Similarly, in 1972, residents of Miami stockpiled a substance that was soon going to become prohibited. They hoarded it, emptied supermarket shelves for the last remnants of it, and imported it from other counties where it was still permitted. This precious commodity was none other than…laundry detergent. Miami – Dade County began prohibiting the sale of detergents containing phosphates, since they are harmful to the environment. Yet, people were accustomed to their detergents and opposed their choice being taken away. That astounding consumer rebellion to their suppression of choice is used in the field of marketing as a fascinating model to illustrate consumer reactions to choice and change.
Drs. Michael Mazis and Robert Settle, of the University of Florida, wrote a paper explaining the consumer response to the detergent law based on a psychological term called reactance, coined in the 1960’s by a psychologist named Jack Brehm. Reactance means that when a choice is allowed and then threatened or removed, it can result in individuals using extreme measures to maintain or to regain that choice.
Reactance, Addictions, and Habit Change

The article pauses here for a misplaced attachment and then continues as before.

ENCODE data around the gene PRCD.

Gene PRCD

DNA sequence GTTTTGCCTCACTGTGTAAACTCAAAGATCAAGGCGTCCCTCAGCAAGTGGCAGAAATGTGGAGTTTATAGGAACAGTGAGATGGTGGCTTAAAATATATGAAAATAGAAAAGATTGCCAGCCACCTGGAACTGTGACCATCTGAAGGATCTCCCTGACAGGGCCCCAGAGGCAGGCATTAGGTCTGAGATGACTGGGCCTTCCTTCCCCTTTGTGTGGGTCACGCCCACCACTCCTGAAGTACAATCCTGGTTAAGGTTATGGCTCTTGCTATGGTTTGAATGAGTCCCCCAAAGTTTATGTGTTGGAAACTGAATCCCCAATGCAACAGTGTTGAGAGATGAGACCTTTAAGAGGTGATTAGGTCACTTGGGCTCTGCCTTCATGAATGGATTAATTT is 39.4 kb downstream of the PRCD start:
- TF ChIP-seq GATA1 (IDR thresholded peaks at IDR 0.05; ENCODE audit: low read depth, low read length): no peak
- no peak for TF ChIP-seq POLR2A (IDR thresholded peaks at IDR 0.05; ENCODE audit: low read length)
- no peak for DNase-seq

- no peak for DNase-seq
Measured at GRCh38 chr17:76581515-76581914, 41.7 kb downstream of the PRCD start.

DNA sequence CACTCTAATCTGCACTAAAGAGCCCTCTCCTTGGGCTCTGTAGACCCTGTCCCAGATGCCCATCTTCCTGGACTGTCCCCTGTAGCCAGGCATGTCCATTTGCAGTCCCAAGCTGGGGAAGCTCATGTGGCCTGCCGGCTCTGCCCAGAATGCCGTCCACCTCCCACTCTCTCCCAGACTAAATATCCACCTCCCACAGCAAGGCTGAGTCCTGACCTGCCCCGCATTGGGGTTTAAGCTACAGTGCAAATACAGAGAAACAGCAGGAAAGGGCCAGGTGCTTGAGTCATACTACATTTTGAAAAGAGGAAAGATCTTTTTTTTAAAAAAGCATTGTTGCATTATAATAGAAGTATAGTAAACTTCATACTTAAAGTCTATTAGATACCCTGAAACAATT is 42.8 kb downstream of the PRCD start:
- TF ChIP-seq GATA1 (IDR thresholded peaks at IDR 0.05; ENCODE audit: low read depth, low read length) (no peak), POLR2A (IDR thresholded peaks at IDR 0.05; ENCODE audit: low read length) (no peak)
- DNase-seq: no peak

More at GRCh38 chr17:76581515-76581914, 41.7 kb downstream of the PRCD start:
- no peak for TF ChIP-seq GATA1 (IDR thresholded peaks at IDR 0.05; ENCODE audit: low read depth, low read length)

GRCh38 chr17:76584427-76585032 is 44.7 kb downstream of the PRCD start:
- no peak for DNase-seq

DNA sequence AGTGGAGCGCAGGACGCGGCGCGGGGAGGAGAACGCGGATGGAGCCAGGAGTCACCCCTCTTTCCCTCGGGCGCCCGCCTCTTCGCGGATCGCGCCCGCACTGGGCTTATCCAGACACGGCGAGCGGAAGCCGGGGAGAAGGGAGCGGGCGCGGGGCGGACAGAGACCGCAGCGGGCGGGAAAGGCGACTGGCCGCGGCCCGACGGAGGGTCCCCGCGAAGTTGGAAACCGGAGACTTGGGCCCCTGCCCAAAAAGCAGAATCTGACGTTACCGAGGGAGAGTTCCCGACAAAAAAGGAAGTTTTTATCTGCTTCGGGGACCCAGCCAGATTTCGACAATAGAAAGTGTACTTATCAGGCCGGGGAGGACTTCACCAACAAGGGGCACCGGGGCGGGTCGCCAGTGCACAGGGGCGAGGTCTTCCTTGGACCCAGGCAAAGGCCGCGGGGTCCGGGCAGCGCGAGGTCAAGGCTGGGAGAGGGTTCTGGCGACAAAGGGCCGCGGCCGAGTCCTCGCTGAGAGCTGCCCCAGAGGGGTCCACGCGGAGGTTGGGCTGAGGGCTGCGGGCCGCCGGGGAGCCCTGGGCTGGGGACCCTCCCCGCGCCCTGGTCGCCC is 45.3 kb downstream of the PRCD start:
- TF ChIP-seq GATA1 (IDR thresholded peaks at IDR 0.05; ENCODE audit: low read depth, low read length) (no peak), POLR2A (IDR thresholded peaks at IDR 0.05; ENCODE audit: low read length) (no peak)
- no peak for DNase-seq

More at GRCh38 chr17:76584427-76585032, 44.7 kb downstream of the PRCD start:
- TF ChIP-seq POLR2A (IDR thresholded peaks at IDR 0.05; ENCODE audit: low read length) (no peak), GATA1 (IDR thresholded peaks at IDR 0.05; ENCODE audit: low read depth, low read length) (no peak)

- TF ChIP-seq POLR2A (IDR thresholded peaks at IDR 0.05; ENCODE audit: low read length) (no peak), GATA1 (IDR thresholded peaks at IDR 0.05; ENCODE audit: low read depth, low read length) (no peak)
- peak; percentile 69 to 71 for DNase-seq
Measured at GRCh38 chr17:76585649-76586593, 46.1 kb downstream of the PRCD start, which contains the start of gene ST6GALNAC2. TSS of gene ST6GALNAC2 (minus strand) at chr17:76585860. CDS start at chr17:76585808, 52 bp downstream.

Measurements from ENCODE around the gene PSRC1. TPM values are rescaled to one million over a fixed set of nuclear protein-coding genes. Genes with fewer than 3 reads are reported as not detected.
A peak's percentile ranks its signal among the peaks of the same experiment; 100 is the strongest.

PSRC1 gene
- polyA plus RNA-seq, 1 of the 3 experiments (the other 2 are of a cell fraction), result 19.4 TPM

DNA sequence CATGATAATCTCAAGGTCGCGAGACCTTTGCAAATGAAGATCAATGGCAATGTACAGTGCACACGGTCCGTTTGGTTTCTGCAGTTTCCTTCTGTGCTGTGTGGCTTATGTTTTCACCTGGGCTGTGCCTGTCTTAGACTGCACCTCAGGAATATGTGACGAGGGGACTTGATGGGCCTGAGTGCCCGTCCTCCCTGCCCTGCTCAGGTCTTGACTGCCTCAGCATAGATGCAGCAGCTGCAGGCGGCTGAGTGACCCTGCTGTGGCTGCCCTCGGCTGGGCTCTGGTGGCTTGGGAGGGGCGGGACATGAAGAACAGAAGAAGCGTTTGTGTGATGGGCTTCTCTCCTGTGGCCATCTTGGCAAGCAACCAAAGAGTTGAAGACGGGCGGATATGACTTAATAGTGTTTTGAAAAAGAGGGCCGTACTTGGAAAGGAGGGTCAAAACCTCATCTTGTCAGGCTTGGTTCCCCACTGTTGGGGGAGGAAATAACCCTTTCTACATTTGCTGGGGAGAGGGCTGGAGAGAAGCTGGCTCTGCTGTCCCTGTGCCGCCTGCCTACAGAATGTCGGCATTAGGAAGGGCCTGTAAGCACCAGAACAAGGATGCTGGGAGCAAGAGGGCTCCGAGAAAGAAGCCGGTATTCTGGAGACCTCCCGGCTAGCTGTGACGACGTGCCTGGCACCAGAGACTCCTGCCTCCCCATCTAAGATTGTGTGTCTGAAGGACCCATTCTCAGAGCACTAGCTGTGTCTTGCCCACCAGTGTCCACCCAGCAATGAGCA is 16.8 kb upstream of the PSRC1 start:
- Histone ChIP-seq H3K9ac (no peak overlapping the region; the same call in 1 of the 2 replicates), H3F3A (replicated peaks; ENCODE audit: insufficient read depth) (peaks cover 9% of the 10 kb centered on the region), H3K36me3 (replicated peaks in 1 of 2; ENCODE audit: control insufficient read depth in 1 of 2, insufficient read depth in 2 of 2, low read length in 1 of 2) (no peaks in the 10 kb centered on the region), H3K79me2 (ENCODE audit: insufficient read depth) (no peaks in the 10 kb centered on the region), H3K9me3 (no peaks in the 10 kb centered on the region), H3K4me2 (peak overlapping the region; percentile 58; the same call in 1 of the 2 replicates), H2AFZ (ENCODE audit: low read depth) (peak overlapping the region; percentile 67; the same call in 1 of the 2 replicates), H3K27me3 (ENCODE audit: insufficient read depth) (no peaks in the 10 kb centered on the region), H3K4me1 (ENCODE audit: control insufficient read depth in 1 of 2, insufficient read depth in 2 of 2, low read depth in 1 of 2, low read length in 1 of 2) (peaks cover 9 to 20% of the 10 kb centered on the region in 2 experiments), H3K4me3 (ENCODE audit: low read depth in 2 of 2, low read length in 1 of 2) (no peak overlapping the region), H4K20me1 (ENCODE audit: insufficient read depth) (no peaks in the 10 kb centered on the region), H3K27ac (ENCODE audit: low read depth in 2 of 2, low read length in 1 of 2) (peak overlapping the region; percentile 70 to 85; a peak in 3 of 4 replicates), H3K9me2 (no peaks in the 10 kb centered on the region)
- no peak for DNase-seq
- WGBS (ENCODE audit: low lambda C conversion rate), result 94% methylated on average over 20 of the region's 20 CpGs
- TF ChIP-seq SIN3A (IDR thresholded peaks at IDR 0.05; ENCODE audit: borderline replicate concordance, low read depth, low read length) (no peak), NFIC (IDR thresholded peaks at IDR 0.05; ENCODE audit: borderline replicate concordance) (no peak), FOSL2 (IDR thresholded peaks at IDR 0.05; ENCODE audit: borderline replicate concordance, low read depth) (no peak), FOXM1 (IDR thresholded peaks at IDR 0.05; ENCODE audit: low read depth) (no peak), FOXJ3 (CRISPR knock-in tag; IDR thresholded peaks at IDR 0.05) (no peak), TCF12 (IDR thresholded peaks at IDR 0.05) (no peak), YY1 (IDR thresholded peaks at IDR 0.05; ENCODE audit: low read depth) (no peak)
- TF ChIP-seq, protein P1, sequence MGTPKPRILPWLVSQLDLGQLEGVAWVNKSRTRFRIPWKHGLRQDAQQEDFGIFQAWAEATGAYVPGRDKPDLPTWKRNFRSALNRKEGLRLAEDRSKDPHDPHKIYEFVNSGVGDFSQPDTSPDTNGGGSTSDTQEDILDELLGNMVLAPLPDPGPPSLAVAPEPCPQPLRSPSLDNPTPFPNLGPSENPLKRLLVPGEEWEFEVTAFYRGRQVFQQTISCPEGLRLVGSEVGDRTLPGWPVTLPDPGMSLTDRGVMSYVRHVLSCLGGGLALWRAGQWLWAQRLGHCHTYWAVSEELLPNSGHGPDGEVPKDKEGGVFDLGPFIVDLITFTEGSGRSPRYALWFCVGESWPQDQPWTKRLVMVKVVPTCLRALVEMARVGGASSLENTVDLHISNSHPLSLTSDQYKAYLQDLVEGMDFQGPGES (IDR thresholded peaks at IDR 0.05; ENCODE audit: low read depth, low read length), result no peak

Sometimes, reactance does not impact one’s life that drastically. Although consumers clearly preferred being able to choose their soft drink and soap, their hoarding or protesting did not cause any harm. Yet, reactance also interferes with the efforts of courageous addicts that are valiantly fighting their addictions. Part of the reason that it is so hard for them to change a behavior is because of reactance. Since they had previously chosen to be involved in that behavior, fighting the addiction means terminating that choice. Reactance usually makes the addict fight her own decision to change, no matter how committed she is. Similarly, almost everyone has habits, behaviors, and routines that they would like to change. One of the reasons that it can be very hard to modify them is that we are wired not to give up choice. Reactance can be the nemesis of change.